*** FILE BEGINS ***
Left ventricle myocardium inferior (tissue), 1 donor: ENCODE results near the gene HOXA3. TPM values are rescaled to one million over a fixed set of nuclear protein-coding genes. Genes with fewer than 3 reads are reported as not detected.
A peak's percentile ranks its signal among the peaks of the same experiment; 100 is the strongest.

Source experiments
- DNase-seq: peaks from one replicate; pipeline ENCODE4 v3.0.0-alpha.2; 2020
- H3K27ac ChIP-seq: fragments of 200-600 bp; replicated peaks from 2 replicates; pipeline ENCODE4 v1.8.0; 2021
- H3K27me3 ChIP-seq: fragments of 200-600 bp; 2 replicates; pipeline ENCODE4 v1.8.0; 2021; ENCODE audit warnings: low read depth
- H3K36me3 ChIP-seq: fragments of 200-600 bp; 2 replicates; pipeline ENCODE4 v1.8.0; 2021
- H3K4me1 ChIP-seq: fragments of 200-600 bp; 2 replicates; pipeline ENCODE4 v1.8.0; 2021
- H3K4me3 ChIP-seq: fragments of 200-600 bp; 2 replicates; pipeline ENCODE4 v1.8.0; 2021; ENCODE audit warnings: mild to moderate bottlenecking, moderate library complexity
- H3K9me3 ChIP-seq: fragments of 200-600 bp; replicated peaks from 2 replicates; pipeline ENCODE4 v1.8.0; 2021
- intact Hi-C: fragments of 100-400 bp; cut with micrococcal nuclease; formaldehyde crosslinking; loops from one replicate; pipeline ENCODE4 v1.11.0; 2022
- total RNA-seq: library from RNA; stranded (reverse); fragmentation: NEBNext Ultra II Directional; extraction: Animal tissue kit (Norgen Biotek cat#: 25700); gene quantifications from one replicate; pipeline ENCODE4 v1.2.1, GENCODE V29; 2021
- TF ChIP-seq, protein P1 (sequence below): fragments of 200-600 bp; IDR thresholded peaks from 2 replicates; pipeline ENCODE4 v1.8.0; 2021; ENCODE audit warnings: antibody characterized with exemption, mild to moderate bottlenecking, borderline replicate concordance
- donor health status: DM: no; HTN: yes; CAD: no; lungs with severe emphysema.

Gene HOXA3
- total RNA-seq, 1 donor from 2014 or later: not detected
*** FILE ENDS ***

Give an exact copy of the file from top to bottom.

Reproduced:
Left ventricle myocardium inferior (tissue), 1 donor: ENCODE results near the gene HOXA3. TPM values are rescaled to one million over a fixed set of nuclear protein-coding genes. Genes with fewer than 3 reads are reported as not detected.
A peak's percentile ranks its signal among the peaks of the same experiment; 100 is the strongest.

Source experiments
- DNase-seq: peaks from one replicate; pipeline ENCODE4 v3.0.0-alpha.2; 2020
- H3K27ac ChIP-seq: fragments of 200-600 bp; replicated peaks from 2 replicates; pipeline ENCODE4 v1.8.0; 2021
- H3K27me3 ChIP-seq: fragments of 200-600 bp; 2 replicates; pipeline ENCODE4 v1.8.0; 2021; ENCODE audit warnings: low read depth
- H3K36me3 ChIP-seq: fragments of 200-600 bp; 2 replicates; pipeline ENCODE4 v1.8.0; 2021
- H3K4me1 ChIP-seq: fragments of 200-600 bp; 2 replicates; pipeline ENCODE4 v1.8.0; 2021
- H3K4me3 ChIP-seq: fragments of 200-600 bp; 2 replicates; pipeline ENCODE4 v1.8.0; 2021; ENCODE audit warnings: mild to moderate bottlenecking, moderate library complexity
- H3K9me3 ChIP-seq: fragments of 200-600 bp; replicated peaks from 2 replicates; pipeline ENCODE4 v1.8.0; 2021
- intact Hi-C: fragments of 100-400 bp; cut with micrococcal nuclease; formaldehyde crosslinking; loops from one replicate; pipeline ENCODE4 v1.11.0; 2022
- total RNA-seq: library from RNA; stranded (reverse); fragmentation: NEBNext Ultra II Directional; extraction: Animal tissue kit (Norgen Biotek cat#: 25700); gene quantifications from one replicate; pipeline ENCODE4 v1.2.1, GENCODE V29; 2021
- TF ChIP-seq, protein P1 (sequence below): fragments of 200-600 bp; IDR thresholded peaks from 2 replicates; pipeline ENCODE4 v1.8.0; 2021; ENCODE audit warnings: antibody characterized with exemption, mild to moderate bottlenecking, borderline replicate concordance
- donor health status: DM: no; HTN: yes; CAD: no; lungs with severe emphysema.

Gene HOXA3
- total RNA-seq, 1 donor from 2014 or later: not detected